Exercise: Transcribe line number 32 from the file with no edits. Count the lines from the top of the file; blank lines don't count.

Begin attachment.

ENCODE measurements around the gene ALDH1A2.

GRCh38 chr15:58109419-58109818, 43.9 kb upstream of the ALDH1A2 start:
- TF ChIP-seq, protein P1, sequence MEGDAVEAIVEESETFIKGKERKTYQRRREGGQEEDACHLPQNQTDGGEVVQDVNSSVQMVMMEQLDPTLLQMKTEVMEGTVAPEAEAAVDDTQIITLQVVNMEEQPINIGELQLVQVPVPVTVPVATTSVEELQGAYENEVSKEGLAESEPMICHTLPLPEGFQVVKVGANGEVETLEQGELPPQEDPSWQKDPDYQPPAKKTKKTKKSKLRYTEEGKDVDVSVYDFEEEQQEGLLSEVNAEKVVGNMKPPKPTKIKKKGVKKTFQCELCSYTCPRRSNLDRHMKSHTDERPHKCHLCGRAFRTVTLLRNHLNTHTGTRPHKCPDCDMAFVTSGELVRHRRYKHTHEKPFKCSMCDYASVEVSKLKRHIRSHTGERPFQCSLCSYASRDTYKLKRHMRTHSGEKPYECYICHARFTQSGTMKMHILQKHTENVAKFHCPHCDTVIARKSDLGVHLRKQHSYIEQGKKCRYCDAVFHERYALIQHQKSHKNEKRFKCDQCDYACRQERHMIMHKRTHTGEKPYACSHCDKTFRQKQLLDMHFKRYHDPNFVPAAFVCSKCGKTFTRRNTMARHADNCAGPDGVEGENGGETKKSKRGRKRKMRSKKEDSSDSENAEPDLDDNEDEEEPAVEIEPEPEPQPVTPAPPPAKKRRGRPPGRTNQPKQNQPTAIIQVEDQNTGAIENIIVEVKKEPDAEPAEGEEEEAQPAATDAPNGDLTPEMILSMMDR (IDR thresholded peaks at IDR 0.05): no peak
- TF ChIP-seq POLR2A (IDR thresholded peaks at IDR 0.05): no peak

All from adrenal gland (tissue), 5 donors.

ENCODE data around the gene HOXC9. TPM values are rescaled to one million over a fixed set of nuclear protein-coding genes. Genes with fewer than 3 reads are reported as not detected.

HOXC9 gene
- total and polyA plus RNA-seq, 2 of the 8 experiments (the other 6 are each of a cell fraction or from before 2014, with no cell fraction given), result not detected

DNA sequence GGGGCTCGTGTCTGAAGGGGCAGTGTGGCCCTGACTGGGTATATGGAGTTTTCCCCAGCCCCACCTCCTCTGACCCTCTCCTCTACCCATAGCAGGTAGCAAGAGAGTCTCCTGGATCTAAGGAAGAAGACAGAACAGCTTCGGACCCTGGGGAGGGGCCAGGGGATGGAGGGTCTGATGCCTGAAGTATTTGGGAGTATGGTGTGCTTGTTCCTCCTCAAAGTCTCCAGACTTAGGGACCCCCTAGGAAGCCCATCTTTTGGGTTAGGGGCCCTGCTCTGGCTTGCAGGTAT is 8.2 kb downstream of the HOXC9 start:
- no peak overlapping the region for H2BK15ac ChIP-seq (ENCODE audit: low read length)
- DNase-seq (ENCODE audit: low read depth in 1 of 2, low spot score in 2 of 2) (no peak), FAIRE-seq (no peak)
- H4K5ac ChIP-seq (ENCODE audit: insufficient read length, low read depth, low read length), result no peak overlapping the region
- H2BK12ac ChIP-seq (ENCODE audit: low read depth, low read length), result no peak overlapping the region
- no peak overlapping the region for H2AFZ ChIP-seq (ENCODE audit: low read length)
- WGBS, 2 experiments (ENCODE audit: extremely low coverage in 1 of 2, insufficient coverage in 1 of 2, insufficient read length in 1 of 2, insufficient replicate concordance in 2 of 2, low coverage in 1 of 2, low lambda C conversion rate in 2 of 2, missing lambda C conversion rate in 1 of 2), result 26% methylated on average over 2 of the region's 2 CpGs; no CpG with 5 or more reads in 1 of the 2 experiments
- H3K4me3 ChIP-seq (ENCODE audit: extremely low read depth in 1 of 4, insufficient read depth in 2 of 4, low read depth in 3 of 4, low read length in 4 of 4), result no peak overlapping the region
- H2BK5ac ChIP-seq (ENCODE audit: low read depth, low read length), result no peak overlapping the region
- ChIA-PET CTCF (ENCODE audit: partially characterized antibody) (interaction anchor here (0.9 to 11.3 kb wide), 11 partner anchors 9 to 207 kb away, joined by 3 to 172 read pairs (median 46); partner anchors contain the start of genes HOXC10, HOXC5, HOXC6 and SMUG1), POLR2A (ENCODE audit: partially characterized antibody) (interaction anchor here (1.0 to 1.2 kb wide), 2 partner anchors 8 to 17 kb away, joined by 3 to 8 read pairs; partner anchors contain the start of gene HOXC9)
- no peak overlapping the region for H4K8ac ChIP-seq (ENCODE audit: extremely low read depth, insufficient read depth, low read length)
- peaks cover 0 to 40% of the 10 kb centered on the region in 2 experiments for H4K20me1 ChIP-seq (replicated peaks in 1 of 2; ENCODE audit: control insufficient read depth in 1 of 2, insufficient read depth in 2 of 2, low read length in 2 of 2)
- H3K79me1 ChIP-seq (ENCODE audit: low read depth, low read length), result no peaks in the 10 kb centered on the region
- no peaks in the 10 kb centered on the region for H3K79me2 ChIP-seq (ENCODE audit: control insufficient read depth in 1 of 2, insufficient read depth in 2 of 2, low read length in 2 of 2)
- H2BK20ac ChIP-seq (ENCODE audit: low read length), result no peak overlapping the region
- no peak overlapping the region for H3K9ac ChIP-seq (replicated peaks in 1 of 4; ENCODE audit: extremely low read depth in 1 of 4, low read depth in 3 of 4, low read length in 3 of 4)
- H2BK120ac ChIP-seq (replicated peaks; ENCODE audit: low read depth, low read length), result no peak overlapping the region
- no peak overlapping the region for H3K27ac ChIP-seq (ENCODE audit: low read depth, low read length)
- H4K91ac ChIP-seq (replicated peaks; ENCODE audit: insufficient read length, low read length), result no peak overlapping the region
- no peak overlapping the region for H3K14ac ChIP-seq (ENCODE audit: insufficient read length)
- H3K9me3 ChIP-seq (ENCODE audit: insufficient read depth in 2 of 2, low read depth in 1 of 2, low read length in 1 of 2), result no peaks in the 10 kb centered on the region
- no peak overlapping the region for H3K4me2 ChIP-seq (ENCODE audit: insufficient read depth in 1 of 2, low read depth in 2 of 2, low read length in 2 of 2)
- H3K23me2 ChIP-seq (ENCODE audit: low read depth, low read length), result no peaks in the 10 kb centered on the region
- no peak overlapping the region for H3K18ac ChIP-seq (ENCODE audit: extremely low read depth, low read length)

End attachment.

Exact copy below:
- no peak overlapping the region for H3K18ac ChIP-seq (ENCODE audit: extremely low read depth, low read length)